I am speaking today, of course, of the WAR ON ADVENT currently being waged by Christians all over our nation!
Those who have master-minded this deviancy are so clever, they manufactured an entire other controversy to distract an unwitting nation from their true agenda. That’s right, the so-called “Christmas Controversy” is nothing but an elaborate smoke screen. It is a “green-and-red herring,” if you will. And it is working!
You see, in fighting against the straw man argument that Christmas is under attack, the anti-Adventers have recruited untold dozens to do their bidding. All of the belligerent calls to wish people “Merry Christmas” no matter what – all of the militant radio stations who begin bombarding us with Christmas music in the middle of October – all of the radical stores setting out their Christmas wares BEFORE Reformation day – it’s all working just as they planned it!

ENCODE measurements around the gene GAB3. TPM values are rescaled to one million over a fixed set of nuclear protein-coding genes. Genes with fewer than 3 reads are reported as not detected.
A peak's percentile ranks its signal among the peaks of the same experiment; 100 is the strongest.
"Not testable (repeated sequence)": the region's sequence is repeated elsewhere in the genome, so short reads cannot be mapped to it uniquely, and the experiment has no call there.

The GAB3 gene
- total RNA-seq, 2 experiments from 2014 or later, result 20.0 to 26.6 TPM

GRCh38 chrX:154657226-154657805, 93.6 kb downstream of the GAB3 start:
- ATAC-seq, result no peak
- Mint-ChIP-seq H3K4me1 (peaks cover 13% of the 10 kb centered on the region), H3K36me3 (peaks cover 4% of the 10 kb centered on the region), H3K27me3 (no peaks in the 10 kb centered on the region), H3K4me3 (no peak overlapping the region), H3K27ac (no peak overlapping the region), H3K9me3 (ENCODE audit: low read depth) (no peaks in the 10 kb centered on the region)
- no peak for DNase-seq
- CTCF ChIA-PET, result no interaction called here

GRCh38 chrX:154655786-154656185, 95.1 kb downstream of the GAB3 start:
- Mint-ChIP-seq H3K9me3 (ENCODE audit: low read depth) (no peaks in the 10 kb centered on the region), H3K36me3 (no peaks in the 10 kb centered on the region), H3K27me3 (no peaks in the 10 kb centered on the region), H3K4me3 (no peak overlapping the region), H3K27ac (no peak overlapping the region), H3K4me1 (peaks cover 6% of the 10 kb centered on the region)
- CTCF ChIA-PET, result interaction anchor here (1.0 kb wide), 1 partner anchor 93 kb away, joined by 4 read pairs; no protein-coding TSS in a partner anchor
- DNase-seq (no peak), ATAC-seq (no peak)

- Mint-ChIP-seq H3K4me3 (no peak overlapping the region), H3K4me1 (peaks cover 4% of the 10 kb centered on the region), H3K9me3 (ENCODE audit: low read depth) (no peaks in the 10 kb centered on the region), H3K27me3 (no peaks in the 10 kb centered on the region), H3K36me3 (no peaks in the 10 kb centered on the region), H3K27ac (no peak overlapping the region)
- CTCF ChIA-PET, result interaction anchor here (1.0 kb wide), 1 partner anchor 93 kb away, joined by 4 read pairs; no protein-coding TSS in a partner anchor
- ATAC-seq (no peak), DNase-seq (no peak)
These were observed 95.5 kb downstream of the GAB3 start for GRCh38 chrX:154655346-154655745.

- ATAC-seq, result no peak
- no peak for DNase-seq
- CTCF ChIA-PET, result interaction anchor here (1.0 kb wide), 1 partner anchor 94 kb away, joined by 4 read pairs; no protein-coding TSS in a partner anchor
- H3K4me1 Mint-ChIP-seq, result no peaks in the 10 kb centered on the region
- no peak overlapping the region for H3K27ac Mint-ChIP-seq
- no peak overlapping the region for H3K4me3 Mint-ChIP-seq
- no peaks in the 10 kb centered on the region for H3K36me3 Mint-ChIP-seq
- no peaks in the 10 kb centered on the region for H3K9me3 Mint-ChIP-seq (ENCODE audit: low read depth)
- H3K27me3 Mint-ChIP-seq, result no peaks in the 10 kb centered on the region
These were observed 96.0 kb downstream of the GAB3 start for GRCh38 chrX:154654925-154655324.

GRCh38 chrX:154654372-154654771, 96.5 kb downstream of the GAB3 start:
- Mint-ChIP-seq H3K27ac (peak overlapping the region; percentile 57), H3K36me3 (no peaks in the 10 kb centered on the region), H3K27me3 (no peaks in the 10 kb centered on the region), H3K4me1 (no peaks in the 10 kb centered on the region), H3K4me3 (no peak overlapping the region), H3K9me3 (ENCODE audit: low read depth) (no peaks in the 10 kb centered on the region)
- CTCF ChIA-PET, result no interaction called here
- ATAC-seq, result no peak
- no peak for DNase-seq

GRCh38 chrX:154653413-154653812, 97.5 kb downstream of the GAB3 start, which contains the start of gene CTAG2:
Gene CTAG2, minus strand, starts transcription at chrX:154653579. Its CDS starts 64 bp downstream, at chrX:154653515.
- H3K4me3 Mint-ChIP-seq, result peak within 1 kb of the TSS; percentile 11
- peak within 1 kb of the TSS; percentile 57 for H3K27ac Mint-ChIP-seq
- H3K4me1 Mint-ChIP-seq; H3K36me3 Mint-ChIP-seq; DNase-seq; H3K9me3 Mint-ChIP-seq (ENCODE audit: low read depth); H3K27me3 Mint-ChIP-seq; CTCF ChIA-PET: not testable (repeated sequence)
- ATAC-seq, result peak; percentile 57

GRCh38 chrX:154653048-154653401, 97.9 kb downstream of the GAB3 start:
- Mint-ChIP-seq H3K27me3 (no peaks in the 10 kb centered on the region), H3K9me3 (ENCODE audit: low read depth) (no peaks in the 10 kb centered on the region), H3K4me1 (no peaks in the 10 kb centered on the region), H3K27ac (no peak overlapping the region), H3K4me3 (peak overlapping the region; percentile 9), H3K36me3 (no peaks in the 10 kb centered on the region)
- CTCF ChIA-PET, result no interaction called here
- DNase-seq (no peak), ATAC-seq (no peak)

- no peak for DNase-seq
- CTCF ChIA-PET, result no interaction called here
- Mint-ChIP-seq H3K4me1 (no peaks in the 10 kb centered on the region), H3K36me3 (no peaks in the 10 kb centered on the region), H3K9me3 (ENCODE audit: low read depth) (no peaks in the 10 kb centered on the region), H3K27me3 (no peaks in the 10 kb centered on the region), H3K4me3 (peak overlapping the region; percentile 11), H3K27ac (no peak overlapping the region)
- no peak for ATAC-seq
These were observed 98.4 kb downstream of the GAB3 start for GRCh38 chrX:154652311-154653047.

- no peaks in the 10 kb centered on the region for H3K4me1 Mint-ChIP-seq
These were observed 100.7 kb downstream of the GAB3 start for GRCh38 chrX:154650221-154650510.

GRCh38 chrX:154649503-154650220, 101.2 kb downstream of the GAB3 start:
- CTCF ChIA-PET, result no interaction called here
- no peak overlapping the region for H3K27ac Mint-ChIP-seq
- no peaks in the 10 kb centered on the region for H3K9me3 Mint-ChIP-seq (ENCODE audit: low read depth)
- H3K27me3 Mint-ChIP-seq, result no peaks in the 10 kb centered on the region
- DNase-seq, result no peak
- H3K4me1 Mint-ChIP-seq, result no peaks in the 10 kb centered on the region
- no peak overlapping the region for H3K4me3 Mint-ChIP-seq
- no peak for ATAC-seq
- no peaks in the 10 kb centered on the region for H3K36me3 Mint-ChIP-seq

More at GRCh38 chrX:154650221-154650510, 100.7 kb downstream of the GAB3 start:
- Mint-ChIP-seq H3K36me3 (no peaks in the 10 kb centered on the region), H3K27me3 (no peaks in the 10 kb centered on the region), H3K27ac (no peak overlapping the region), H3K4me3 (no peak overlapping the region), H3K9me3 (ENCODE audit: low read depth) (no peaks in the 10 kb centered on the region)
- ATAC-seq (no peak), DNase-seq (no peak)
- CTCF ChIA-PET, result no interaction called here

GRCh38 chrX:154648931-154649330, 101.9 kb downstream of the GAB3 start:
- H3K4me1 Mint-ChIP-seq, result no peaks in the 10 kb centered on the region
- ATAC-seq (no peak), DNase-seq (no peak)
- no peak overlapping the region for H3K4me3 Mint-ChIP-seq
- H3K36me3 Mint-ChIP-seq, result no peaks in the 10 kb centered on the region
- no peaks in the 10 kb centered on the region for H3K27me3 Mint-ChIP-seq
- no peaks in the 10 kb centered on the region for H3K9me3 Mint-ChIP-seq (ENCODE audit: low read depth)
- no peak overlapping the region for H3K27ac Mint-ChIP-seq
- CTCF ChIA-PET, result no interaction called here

You see, in our effort to counter-attack the entirely make-believe attack on Christmas, we have started celebrating it earlier and earlier, and with more and more fervor. And the Advent-haters love it! Turns out that by early December we’re so sick and tired of the whole yuletide schtick that we just kind of coast through the rest of the time until New Year’s Eve, when we just get wasted and forget what the big deal was all about in the first place.
And what, pray tell, has happened to the season of Advent in the meantime? EXACTLY! We haven’t given it a second thought. Shoot, we haven’t even given it a first thought, truthfully. No prophecies, no waiting patiently for the Lord, no building of expectancy, no time of reflection and renewal. We go straight from Halloween Candy to Christmas Candy, with a brief stopover for pumpkin pie on the last Thursday in November.